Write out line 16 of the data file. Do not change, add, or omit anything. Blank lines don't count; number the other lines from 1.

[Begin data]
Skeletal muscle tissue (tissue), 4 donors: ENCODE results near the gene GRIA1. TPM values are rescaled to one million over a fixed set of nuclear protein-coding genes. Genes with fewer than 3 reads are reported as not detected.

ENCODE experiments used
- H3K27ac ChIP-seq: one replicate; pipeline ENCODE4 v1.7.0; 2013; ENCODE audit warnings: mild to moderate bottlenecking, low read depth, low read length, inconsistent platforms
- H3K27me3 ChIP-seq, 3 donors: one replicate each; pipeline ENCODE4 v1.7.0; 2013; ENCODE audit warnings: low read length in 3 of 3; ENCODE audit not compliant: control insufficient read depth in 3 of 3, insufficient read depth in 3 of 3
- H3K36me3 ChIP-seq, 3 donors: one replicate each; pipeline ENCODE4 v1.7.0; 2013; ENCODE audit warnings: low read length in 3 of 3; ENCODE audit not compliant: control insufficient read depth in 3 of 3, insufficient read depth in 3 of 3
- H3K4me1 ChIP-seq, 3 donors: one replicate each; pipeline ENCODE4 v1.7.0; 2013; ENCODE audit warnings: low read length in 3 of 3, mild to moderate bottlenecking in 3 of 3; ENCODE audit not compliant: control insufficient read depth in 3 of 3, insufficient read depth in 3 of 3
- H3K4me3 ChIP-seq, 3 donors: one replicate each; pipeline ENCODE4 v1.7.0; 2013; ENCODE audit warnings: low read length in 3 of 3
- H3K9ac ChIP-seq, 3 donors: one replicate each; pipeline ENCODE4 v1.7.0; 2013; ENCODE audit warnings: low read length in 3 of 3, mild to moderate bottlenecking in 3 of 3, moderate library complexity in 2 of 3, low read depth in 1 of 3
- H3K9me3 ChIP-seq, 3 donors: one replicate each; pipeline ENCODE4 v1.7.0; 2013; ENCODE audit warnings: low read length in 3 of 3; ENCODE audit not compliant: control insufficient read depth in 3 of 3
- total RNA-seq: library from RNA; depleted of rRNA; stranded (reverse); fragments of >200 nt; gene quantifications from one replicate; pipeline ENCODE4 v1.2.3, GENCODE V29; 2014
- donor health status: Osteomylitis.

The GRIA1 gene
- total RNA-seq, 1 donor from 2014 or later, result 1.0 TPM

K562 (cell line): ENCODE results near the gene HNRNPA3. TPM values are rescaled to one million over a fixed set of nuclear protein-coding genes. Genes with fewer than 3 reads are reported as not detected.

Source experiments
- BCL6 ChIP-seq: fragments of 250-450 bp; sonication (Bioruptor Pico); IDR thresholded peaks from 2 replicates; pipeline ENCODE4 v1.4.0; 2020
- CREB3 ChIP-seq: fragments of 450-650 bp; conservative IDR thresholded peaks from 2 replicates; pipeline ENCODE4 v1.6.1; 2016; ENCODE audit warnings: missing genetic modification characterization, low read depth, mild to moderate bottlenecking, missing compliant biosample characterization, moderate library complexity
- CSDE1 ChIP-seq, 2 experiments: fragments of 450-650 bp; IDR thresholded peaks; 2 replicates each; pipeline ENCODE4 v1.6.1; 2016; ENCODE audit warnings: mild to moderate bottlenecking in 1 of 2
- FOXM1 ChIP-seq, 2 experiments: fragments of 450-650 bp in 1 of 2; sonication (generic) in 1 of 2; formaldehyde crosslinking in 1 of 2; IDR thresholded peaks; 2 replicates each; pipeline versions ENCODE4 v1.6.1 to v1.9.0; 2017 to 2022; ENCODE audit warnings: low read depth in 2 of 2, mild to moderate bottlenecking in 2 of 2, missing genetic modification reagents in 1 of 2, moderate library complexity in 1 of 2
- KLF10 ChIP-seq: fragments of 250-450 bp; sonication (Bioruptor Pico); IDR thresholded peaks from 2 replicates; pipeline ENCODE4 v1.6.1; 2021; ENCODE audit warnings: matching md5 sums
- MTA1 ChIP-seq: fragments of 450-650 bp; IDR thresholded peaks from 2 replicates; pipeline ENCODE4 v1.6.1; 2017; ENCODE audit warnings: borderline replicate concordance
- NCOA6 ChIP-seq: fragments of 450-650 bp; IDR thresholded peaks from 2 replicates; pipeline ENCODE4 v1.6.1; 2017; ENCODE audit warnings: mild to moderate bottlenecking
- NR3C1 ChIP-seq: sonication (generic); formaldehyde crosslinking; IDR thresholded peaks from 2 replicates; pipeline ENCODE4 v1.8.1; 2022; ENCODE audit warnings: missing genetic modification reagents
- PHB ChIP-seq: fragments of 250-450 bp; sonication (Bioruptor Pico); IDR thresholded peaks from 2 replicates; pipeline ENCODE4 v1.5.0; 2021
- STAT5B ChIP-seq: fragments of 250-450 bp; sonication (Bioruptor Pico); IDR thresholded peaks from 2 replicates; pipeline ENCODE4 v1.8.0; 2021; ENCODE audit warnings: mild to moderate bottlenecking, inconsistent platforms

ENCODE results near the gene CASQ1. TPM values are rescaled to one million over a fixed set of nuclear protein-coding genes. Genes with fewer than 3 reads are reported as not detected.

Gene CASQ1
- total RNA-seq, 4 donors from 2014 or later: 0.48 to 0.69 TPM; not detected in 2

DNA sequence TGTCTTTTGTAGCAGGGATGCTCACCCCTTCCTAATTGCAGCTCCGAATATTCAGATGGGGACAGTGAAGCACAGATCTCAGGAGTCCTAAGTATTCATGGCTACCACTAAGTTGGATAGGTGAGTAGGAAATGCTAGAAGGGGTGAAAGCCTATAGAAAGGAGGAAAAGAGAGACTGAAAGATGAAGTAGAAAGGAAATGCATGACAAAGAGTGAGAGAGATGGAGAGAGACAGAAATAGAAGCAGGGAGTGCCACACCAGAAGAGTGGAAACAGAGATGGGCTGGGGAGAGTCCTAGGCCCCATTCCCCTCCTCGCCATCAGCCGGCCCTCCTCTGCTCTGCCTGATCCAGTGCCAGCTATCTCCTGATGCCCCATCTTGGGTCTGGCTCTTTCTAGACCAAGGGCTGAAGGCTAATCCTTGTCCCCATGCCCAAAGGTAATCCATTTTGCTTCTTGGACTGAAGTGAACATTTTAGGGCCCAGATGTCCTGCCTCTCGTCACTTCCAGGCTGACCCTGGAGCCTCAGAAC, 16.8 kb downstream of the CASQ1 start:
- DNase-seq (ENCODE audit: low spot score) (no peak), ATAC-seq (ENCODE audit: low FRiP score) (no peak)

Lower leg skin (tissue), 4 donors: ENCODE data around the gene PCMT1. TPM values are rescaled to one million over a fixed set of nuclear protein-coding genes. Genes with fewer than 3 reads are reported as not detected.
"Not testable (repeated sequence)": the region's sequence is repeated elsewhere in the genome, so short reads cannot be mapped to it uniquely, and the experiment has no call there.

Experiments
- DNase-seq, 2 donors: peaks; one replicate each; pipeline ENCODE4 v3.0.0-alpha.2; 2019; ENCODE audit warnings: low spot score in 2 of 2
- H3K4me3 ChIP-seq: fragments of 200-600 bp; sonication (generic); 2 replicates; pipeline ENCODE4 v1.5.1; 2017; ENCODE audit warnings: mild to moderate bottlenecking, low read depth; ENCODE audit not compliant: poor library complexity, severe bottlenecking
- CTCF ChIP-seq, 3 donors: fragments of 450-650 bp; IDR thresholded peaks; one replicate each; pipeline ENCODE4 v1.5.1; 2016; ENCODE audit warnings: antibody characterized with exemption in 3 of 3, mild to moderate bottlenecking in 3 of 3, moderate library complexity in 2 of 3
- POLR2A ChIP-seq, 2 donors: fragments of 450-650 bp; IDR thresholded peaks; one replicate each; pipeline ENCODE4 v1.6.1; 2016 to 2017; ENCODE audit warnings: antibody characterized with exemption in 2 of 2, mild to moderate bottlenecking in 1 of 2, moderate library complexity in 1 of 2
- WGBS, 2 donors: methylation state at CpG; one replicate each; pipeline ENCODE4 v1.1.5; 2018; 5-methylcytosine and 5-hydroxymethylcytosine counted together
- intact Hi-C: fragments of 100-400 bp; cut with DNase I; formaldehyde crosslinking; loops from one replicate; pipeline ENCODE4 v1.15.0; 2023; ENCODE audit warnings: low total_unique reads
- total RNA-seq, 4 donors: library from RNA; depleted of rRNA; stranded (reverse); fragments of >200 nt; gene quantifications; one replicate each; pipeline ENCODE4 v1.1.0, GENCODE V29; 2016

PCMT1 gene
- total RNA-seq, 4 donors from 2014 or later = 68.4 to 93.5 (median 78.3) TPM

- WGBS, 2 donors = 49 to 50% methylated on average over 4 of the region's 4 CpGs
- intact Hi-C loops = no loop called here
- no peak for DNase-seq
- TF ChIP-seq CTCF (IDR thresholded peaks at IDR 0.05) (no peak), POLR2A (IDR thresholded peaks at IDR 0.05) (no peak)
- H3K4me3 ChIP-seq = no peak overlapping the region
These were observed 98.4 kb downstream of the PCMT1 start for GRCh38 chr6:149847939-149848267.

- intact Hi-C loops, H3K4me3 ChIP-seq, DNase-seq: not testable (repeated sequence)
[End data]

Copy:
- BCL6 ChIP-seq: fragments of 250-450 bp; sonication (Bioruptor Pico); IDR thresholded peaks from 2 replicates; pipeline ENCODE4 v1.4.0; 2020